With the school year in full swing, career fairs are happening around campus, ready for students of all years and majors.

Career fairs are hosted by colleges, academic departments, chapters of the Virginia Tech Alumni Association, and Career and Professional Development, and they add up to more than 25 fairs each academic year.

Participating in these career fairs allows students to learn more about employers than possible from their websites. Whether you are looking for a job or an internship, or hoping to learn more about different career fields, taking part in a career fair can foster valuable networking opportunities.

If it’s your first time participating in a career fair, here is a survival guide with helpful tips from the experts at Career and Professional Development.

Before the fair

Research the company in advance.

Before you make your way to a fair, check the career fair list that links to each event’s website. You’ll be able to see which companies and employers are participating in the fair and the positions for which they are hiring. Then, you can start researching relevant information about the company or recruiters who will be in attendance to help tailor your message to each employer.

“Relationships are so important,” said Donna Ratcliffe, the director for  Career and Professional Development. “A company sending representatives to campus, many of whom are alumni, is beneficial to students so that they can meet them in-person and promote themselves. That’s how you make connections”

Make a list of your top choices.

While numerous employers may interest you, you might not have time to connect with every employer, and not every employer may be a fit for you. By making an “A” list for your top companies and a “B” list for a selection of secondary choices, you can focus your attention on a select few companies and avoid feeling overwhelmed by the myriad of recruiters and company booths.

Additionally, job fairs often have long lines, so Ratcliffe recommends carving out enough time to be there, which might require making alternate plans with prior commitments.

Have your resume on hand.

Make multiple copies of your resume to hand out to various recruiters, even if you didn’t get enough time to speak to them. Providing hard copies of resumes to employers will make it easy for them to glance over your skills and experiences while they’re speaking with you. Sometimes, employers cannot accept hard copy resumes and will ask you to apply online. Even so, making the effort to provide a resume to each employer is a great way to convey interest and diligence toward a company.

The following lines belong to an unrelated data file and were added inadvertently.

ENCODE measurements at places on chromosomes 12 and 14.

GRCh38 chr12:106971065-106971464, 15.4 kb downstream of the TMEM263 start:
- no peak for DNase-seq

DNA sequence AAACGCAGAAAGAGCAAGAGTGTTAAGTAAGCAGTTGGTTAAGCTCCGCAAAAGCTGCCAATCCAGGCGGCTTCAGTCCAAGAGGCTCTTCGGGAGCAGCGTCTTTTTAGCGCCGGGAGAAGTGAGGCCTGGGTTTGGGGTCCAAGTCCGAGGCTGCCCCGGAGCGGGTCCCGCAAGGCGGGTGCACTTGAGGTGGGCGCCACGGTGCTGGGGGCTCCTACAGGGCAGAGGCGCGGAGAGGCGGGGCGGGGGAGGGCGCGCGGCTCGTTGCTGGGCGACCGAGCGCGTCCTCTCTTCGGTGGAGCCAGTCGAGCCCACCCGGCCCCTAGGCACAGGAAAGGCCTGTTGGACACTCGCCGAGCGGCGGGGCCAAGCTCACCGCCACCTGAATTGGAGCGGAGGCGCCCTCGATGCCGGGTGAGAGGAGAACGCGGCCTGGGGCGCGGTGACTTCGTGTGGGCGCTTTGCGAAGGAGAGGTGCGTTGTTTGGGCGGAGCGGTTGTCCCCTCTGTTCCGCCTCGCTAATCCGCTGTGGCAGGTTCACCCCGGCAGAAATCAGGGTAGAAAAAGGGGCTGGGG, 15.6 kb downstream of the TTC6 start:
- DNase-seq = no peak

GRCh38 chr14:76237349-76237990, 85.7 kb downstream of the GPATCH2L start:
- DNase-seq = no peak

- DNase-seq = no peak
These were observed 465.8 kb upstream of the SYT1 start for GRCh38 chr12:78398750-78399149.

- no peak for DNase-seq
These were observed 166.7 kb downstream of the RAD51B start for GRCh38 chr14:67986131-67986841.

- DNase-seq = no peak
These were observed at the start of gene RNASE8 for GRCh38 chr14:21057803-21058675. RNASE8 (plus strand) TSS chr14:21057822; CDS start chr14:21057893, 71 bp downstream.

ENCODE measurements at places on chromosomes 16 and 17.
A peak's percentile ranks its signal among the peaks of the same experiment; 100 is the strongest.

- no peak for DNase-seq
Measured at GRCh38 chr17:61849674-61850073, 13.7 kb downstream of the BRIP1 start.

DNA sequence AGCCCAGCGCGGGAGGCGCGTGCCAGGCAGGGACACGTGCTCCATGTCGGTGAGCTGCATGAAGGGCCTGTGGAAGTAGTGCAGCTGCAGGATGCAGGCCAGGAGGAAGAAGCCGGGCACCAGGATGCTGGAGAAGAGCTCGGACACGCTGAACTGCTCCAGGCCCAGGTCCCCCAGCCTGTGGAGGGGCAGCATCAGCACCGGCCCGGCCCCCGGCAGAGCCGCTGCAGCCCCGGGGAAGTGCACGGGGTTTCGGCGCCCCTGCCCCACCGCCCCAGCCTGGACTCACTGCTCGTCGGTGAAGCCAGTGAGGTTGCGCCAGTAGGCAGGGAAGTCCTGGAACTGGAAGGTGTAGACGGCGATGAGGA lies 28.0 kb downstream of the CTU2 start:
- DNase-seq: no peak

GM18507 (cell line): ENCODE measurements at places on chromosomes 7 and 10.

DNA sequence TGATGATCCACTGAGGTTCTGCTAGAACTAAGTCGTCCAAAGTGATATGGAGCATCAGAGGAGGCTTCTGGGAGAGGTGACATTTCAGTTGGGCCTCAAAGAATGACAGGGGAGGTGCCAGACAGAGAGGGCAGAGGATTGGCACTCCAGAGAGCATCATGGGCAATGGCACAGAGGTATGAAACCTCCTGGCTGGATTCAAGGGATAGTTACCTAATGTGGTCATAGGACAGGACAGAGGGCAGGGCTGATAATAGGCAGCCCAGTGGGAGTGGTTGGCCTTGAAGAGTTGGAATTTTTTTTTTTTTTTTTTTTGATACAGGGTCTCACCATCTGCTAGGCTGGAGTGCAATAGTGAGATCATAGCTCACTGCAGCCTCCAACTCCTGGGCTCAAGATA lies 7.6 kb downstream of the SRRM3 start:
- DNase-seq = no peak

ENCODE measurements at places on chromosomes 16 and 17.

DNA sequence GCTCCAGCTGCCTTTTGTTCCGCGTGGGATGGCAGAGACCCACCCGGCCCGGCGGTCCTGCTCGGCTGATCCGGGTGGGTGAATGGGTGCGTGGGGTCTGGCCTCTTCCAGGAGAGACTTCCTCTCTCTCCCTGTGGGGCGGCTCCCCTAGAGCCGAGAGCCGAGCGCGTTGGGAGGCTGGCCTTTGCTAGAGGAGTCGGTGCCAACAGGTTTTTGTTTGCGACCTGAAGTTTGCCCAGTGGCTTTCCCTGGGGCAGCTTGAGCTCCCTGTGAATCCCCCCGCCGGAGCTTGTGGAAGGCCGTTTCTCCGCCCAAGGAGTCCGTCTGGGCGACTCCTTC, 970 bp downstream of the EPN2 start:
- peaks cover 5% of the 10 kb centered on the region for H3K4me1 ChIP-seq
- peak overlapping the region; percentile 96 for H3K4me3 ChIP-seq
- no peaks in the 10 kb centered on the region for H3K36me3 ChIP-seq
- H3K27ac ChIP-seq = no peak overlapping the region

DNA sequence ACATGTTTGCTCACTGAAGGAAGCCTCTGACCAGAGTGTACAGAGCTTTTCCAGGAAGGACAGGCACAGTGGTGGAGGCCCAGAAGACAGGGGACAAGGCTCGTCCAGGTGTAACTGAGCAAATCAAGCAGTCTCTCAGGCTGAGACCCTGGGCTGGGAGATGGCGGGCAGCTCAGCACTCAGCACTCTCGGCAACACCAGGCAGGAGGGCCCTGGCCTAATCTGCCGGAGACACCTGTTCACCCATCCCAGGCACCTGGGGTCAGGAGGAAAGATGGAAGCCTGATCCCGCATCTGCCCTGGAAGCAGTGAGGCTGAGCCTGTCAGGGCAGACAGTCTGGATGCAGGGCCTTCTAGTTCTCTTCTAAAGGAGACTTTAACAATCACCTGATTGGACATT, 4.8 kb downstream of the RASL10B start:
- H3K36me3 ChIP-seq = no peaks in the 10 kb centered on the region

Prepare an elevator pitch.

An elevator pitch is a short but memorable description of who you are, your career interest, and why an employer should be interested in you. Preparing an elevator pitch ahead of time can help ease you into a conversation with a recruiter without feeling overwhelmed about what information to share first.

To best deliver your elevator pitch, Ratcliffe advised to prepare but not memorize your pitch to avoid sounding unnatural and robotic.

A company recruiter, at left, talks with four students (gathered at right).
A company recruiter (at left) talks with four students at a time at the Business Horizons career fair. Photo by Andy Santos for Virginia Tech.

During the fair

Be mindful of first impressions.

How you come across to employers isn’t only based on your skills and expertise; your first impression plays a large role too. It can be difficult to stay calm and positive during overwhelming events such as career fairs, but keeping a smile on your face, wearing business casual clothing, and offering a firm handshake let employers know you are serious in their company.

Keep an open mind.

You might end up having more time than expected to talk with other employers. Even if the company is not one that is of immediate interest to you, you might learn something to your advantage. Having an open mind when speaking to different employers will allow you to practice initiating a conversation in a less formal business environment.

Some employers might also show less interest in you than you show in them, but Ilina Ilieva, a senior studying international relations who attended this year’s Business Horizons career fair, said to not let this affect the rest of your career fair experience.

“Trying to be as authentic as possible is always important,” said Ilieva. “You might not fit every company’s criteria and it’s OK if you get rejected, but always try to be authentic and lead with a smile.”

For more advice on surviving career fairs, Career and Professional Development at Virginia Tech provides helpful resources and guidance for choosing majors, internships, and future careers. Students can make appointments by Zoom, by phone, and in person.

Written by Cyna Mirzai, a senior and an intern for Virginia Tech Communications and Marketing

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